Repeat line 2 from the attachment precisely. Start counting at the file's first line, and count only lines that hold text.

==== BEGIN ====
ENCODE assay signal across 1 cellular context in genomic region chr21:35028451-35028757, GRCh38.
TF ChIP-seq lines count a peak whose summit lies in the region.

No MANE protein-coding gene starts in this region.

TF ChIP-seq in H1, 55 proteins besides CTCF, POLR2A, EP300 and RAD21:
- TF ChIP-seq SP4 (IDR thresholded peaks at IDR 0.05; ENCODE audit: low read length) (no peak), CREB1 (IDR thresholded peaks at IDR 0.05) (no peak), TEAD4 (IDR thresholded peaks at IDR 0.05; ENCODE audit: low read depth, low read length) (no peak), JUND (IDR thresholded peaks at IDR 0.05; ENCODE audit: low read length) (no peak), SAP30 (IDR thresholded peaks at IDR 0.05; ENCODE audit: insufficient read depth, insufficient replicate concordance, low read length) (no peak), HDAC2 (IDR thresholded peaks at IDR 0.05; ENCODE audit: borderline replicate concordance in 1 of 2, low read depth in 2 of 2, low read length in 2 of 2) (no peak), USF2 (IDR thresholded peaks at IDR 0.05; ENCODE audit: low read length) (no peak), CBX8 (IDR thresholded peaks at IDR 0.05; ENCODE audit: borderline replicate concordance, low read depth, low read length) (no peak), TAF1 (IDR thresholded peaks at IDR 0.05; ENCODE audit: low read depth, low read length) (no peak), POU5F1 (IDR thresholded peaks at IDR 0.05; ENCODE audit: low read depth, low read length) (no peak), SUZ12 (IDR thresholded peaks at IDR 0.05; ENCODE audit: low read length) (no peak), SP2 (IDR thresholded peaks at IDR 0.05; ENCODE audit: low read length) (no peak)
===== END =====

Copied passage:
TF ChIP-seq lines count a peak whose summit lies in the region.